Bruce has always taken huge positions in his best ideas.

When FAIRX 1st launched, Berkshire was a massive position around 25% just like MBI is for FAAFX.  He is not doing anything new. In 2004 he held 20% positions in Berkshire and MCI, 2003 he was like 20-25% in LUK, he has always loaded up on his best ideas. A 75% weighing in one sector that might be new for Bruce, but that is where he made his name that is the sector he understands the best. If you don’t think Bruce can determine which names are more undervalued then you are right own the XLF.

I do the same thing I manage 2 accounts mine and for a family member I have 75% of the family members money in 3 names and I have 50%-60% of my money in 4 names and both accounts have less than 10 names. Like Bruce says, “If you can buy more of your best idea, why put (the money) into your 10th-best idea or your 20th-best idea? If we’re confident in what we do, then that’s the way we should do it.

The only reason not to is a fear of being wrong. The more positions you have, the more average you are.” Was Bruce getting a horrible deal when he was buying AIG in the 30 and 40s now that it sits in the low 20s? Was he getting a bad deal buying BAC in the 12-13 range now that it sits around 6? IMO hell NO, the market is just not agreeing with him right now!

Was I wrong for buying Imperial Medals @ 14 and then again 10, 7, 4, 3 and it went to .93 cents? Wrong maybe for a brief period of time but the market regained its composure again and it was hitting highs when last checked 26 (13*2) when adjusted for the split. I always bring up Imperial medals because I invested a lot of money in that name and it kept falling on very low volume and I kept plowing more money in and on some of my purchases I was down close to 100%, but I held strong because it was stupid cheap. My biggest fear was Imperial being taken out for a low ball price by Murray Edwards or Fairholme capital because they owned between them off memory 60% of the company, but I knew Bruce would not take a low ball offer, Edwards would not either and management held a 20% stake.  Also would not take a low ball offer either, so while it was on my mind I was strongly confident it would never happen @ anything near what it was trading for.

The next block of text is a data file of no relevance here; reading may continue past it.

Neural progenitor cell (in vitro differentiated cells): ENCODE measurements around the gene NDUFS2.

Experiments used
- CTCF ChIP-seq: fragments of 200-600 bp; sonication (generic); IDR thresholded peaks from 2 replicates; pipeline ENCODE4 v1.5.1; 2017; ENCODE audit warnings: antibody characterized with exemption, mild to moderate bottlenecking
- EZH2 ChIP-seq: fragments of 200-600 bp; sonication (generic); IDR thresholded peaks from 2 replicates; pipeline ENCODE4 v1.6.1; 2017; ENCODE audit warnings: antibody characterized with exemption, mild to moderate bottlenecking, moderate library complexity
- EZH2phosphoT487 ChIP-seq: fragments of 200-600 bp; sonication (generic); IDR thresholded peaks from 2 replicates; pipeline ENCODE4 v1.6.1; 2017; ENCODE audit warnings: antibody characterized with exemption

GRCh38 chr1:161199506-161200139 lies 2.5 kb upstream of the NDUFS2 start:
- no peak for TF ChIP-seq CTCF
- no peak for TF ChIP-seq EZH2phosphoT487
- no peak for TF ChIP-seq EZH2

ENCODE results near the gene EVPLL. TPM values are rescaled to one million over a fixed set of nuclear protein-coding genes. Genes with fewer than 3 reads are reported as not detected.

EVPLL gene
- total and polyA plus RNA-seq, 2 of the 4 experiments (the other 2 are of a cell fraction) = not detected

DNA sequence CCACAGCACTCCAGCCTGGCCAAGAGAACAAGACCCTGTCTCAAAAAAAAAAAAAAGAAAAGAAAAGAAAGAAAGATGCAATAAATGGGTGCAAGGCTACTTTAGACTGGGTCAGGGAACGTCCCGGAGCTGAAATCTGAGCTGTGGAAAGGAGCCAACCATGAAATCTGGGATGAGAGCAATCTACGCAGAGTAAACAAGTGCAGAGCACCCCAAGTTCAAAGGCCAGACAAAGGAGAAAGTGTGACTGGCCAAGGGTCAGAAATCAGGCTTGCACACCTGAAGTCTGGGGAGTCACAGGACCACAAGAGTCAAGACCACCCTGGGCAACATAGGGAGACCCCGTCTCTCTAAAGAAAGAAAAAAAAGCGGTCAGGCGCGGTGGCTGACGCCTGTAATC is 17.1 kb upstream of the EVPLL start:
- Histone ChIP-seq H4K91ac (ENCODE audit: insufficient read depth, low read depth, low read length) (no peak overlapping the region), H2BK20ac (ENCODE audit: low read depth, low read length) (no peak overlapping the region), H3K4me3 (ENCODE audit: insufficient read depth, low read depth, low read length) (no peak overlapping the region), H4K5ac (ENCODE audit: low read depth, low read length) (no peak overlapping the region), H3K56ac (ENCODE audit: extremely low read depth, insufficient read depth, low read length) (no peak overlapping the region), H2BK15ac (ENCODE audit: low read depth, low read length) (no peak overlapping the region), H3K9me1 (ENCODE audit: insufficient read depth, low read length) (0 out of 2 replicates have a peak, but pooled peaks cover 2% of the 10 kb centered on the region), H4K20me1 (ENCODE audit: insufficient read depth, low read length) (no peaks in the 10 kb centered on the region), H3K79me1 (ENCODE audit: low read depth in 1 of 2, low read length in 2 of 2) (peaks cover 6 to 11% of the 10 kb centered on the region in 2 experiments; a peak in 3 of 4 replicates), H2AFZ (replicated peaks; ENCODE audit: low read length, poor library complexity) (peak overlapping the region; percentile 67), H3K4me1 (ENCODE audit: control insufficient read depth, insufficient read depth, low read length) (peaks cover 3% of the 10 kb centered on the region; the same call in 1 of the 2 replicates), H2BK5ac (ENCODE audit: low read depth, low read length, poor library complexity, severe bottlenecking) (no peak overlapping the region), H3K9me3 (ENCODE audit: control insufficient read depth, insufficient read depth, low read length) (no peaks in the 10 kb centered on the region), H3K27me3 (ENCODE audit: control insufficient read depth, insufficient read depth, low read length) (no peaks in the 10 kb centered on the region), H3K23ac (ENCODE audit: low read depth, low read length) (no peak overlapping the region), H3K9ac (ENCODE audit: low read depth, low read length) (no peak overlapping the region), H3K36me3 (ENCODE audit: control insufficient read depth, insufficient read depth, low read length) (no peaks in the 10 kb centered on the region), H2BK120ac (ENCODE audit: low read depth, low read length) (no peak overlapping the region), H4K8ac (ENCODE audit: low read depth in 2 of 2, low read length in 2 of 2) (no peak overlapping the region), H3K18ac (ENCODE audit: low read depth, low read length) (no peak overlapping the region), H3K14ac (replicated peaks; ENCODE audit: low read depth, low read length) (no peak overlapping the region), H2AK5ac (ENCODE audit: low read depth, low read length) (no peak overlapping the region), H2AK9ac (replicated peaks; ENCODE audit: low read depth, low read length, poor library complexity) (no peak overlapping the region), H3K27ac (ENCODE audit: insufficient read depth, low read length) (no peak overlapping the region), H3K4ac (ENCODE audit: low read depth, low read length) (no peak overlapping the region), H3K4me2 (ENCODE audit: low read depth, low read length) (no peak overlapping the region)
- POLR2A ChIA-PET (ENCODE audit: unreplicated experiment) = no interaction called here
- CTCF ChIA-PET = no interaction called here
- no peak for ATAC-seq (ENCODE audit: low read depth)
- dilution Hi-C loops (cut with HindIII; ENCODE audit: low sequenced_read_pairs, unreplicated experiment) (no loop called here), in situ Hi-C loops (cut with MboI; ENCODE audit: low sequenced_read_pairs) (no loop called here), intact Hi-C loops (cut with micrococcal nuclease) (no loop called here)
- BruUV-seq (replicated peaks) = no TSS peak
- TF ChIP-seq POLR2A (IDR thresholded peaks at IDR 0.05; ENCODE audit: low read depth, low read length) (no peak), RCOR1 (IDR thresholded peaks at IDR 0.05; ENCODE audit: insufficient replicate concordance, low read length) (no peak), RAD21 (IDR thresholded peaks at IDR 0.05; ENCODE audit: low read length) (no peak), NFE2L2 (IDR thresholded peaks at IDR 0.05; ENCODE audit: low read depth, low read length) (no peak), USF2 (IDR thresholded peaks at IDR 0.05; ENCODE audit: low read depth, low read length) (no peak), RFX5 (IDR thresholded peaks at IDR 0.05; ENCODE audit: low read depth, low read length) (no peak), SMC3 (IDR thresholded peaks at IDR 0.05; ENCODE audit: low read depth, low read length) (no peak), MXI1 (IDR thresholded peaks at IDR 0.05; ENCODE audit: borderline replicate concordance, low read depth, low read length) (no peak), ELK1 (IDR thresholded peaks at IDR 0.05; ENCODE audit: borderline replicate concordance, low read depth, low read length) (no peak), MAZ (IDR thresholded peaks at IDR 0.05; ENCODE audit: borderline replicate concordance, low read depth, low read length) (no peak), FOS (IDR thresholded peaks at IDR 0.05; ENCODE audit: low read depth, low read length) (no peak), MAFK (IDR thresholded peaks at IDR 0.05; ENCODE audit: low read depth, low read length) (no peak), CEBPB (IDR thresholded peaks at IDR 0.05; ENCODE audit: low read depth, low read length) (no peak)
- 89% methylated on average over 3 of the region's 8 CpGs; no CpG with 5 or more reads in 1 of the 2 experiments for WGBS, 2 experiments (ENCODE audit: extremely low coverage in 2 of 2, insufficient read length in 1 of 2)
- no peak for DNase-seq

Back to Bruce, IMO it is right around the corner maybe 6 months or a year when everyone will be jumping on the financial band wagon and it is going to be fun to watch, I go to bed thinking what is going to happen to BAC once they are allowed to raise the dividend, and buyback shares and I come to the conclusion it is going to be pretty.

8 responses to “Who Lost the Most Money? Concentrated Positions in Financials/Fairholme

  1. Mohammed Al-Alwan

    i think the following article is very intriguing read for value investors who is positive on banking stocks.


  2. Bruce Berkowitz often quoted his Wells Fargo investment in early 90s which he made huge money as an analogy to his current bet on BoA. Not trying to make any judgement on whether financial stocks are good bet now but I felt Fairholme could fall into its own mental bias as the situation now indeed can be very different from early 90s.

    When Mr Market does not agree with you, a concentrated bet not only result in a emotional stress but also a significant opportunity cost. Guess that;s why Richard Pzena once said – the true test to value investors is when your stock falls by 25% (or 50% or more on this matter).

  3. This is a great situation from which to learn a few key lessons. Any pm who concentrates to a high degree must take note of his investors. It is much easier to concentrate your own portfolio than an institutional account or a mutual fund. If you are an institutional portfolio and miss your benchmark by a wide margin for too many quarters, the porfolio will be taken from you. Similarly, retail and 401k investors in a mutual fund generally show up when your hot and leave when your not. For a concentrated fund, this means your hand will be weakest during the times you must hold tight.

    The issue of the quality of investor certainly pertains to Berkowitz’s situation, but in analyzing him I would take a step further and look to the changes in his shop over the past few years. First, he lost his analysts who left and set up their own firm. Then, he ousted his “partner”. My guess is that all is not well at Fairholme. One thing a concentrated investor cannot afford is to be too arrogant and unwilling to cut losses. Being right is little consolation, if the cost is losing all your AUM.

    • Thanks for you thoughts. What you describe befell Jeremy Grantham (go to http://www.gmo.com) a few years ago during the dot.com bubble. He wouldn’t participate, so AUM dropped.